Yesterday the Chancellor, George Osborne, unveiled his latest budget and Jeremy Corbyn took the Prime Minister to task on his clean energy policies. We are looking at a sugar tax, a new theatre in Merseyside, and more cuts but what did yesterday's parliamentary business tell us about the environment?
A new report by the World Health Organization (WHO) has found that approximately 12.6 million people died as a result of living or working in an unhealthy environment in 2012 - nearly one in four of total global deaths. Environmental risk factors such as air pollution, water contamination and wider climate change issues have led to more than 100 different types of avoidable diseases and health complications.
That's right, you heard me. I have not bought toilet paper for one whole year. But why? Let me start from the very beginning... I know using cloth toilet paper won't be everyone's first step to frugality, but I urge you all to at least think about what you are buying and throwing away.
The Government is asked to support environmentally friendly technologies every day. It's called on to invest in renewable generation and to subsidise electric vehicles. But in this case, it could actually make money while helping clean alternatives to diesel to flourish. It seems like one of the simpler decisions that the Chancellor would have to make this week.
Let's kick off with some figures on food. Consider, that one third of all food that is produced globally, is wasted. This costs the global economy up to $300billion a year, and for the average family in the UK - that translates to around £700 per year. And all this is happening whilst almost a billion people around the world go to bed hungry each night.
It's no secret that we've been dumping stuff in our oceans for years. It's probably also no secret that most of what's dumped are not natural materi...
As one of the poster children for world animal conservation, the Rhino gets plenty of attention and plenty of column inches. But how much real help? How much real progress to protect it? Well, new figures published recently by the IUCN tell a chilling story.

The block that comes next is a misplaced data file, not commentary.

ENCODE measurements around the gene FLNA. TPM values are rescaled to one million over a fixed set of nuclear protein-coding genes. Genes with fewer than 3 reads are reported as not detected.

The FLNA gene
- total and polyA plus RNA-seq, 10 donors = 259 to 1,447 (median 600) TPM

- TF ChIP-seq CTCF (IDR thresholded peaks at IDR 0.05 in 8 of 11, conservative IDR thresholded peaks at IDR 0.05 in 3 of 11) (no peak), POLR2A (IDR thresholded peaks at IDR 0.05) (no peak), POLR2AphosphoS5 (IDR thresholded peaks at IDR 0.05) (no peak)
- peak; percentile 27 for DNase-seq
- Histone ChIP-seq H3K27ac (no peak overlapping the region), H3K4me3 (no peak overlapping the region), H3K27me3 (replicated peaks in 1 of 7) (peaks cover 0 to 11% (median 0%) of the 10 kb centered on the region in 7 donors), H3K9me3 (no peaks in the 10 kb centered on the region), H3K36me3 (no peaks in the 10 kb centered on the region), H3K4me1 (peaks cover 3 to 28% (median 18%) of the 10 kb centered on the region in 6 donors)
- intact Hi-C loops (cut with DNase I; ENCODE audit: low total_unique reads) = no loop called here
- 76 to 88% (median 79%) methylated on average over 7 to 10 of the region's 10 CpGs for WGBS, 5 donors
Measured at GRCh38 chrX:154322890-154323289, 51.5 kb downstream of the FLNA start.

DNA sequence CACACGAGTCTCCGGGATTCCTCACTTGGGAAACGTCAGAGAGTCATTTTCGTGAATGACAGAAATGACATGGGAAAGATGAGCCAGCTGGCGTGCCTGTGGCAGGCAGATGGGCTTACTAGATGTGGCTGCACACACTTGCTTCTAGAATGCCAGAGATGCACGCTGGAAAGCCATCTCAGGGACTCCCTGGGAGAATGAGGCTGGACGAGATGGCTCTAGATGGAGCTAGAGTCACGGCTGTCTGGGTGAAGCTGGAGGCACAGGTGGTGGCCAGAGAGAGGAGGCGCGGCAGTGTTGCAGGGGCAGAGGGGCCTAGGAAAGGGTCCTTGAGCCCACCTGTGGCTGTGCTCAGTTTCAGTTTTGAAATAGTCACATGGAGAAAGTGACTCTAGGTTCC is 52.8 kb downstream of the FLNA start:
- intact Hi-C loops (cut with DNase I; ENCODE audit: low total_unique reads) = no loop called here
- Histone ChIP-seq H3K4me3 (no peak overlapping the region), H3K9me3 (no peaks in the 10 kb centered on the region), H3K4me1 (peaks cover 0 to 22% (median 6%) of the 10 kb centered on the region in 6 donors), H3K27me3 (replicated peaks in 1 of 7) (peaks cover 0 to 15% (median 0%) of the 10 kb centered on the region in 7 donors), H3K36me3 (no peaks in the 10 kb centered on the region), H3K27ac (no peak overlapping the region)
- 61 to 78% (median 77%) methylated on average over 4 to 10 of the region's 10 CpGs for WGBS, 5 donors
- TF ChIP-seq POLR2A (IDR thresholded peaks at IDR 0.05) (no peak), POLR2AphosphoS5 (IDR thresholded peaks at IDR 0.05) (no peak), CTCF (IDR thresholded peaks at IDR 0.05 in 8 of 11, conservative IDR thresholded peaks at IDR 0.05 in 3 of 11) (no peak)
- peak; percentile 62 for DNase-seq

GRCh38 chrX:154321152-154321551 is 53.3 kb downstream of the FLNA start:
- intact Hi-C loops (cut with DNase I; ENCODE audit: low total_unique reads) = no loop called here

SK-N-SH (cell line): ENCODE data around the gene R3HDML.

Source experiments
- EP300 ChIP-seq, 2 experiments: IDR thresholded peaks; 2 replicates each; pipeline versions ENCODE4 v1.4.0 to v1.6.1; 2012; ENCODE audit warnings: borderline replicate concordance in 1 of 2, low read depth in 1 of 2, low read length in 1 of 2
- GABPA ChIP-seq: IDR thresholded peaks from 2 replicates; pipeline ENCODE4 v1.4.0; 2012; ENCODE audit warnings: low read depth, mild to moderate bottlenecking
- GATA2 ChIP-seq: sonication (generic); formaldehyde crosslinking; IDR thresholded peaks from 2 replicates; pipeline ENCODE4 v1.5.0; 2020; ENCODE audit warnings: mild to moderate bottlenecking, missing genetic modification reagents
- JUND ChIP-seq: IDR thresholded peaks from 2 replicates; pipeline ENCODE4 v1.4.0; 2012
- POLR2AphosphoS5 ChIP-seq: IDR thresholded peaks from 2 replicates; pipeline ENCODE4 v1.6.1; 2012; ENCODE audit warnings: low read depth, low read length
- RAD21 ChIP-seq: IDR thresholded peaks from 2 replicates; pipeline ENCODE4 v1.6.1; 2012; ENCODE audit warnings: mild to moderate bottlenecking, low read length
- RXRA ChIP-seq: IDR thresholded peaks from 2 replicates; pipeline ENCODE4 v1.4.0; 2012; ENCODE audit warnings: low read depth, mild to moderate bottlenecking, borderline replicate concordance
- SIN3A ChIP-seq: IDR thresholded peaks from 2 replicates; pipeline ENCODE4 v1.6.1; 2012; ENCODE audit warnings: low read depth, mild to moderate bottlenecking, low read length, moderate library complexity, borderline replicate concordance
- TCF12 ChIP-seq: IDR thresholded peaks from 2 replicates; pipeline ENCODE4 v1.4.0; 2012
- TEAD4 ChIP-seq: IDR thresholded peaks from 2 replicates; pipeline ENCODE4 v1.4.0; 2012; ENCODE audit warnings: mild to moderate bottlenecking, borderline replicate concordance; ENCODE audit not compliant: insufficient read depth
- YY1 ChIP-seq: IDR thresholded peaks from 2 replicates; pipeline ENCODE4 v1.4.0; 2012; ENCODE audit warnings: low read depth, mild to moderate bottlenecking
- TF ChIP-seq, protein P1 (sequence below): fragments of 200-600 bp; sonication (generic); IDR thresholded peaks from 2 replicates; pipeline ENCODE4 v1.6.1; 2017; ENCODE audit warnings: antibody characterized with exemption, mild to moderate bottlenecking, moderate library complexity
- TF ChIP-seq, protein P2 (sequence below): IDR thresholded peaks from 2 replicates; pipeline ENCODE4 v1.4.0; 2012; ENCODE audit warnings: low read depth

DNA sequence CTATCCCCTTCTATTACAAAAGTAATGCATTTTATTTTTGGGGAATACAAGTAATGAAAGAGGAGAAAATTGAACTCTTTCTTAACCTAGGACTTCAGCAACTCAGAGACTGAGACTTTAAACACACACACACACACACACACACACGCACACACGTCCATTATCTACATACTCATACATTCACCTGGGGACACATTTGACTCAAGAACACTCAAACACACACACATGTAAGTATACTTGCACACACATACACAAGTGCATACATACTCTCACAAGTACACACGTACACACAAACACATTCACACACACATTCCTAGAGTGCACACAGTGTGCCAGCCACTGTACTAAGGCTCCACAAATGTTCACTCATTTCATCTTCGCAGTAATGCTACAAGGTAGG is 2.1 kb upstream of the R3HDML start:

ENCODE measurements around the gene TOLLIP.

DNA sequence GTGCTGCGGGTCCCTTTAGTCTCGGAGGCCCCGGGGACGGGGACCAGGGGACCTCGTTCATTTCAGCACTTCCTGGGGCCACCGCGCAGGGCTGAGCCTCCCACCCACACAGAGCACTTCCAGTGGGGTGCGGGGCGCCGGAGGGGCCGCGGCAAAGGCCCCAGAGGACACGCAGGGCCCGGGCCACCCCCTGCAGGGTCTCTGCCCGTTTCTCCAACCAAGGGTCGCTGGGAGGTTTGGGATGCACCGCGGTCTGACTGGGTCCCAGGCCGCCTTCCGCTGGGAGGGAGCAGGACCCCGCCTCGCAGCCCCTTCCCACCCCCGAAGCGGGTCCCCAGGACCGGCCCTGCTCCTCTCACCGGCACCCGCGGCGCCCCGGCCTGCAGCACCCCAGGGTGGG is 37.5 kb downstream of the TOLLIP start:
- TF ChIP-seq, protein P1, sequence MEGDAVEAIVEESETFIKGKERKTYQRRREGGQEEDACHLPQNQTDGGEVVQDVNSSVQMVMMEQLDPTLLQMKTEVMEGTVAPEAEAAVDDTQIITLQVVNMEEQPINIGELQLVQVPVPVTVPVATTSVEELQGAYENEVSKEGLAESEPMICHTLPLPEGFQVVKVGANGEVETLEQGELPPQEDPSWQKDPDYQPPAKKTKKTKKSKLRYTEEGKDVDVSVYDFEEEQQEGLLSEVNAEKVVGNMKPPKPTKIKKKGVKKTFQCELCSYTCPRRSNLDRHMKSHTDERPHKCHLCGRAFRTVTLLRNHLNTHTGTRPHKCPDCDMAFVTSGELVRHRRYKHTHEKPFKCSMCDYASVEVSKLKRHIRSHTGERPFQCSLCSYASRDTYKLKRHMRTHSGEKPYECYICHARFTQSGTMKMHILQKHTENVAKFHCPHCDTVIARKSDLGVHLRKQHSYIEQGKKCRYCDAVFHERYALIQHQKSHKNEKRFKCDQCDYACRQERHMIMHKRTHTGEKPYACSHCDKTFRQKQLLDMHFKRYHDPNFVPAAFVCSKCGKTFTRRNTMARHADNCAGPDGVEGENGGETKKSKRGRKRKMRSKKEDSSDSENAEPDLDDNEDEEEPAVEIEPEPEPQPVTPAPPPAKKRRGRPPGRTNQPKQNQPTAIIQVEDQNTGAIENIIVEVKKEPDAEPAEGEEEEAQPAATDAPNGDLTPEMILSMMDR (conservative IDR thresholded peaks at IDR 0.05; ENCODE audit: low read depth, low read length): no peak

Last week I saw a picture on imgur (since removed) that horrified me so much I decided to tell Twitter. I thought my tweet might get a couple of likes, maybe a retweet. As it turned out, my tweet actually made more than eight million media impressions over the course of a week. Mental.
Almost 40 years ago a local wildlife rescuer arrived on my doorstep with a seagull. It had one wing and had been languishing in a bath somewhere in Surrey. It was my 'patient zero'. Since then, what started as a hobby to take my mind off a stressful city career, has become a lifelong calling.
A report published today with the respected WWF, RSPB and the Wildlife Trusts makes a considered case for EU membership and finds that - on balance- we should vote to remain in a reformed European Union. To put it simply, we need to be part of the pack if we're going to have a say on the big, environmental matters.
Leonardo Di Caprio's impassioned Oscars acceptance speech urging collective responsibility for Climate Change demonstrated how popular culture can rai...
The world population is set to explode, from 7.3 billion today to around 9.7 billion in 2050, with two thirds of those living in cities. As urban areas grow, emissions will grow along with them: between 67 and 76 per cent of global energy consumption takes place in urban areas, consumption that accounts for a huge amount of total greenhouse gas emissions.
Already some of the most endangered species, whales have, in recent years, seemed to come up against two more frequent threats which are slowly but ...
Dear Heathrow 13... As long-standing opponents of a third runway at Heathrow, we want to express our support and solidarity to you all. Recently, hardly a month has gone by without a new temperature record being broken, fresh floods bringing misery to communities across the UK, or yet another study warning about the impacts of air pollution on our health. The consequences of our dependence on dirty fossil fuels are getting more visible with every passing day, yet our political leaders' willingness to deal with the problem isn't.
I recently saw a screening of This Changes Everything, a film inspired and narrated by Naomi Klein, that apparently 'connects the carbon in the air with the economic system that put it there,'